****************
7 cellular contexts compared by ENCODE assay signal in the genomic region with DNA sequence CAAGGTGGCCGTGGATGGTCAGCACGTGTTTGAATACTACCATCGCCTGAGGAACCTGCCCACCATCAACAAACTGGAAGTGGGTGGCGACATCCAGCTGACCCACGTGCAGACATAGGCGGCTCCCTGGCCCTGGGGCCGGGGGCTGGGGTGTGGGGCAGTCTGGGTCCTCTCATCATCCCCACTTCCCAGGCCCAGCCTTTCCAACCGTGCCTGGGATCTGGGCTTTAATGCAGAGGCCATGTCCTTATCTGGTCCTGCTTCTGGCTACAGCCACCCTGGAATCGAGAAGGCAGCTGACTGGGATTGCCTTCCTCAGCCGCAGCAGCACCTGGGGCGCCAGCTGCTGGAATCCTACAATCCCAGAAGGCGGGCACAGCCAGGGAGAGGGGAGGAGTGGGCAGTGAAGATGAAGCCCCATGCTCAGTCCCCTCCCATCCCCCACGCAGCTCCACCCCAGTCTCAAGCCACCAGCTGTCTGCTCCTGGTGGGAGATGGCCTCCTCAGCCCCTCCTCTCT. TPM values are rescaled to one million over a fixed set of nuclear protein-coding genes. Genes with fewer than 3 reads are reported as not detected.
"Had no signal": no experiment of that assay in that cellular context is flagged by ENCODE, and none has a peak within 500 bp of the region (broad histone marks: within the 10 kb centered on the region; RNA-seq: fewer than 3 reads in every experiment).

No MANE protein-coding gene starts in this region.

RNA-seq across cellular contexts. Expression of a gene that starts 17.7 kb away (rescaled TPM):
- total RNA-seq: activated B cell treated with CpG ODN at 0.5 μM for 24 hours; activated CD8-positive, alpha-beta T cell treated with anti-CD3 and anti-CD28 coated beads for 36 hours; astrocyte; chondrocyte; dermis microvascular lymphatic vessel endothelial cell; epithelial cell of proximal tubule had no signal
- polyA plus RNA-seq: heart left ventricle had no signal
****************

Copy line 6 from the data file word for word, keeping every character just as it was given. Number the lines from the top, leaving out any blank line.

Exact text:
- polyA plus RNA-seq: heart left ventricle had no signal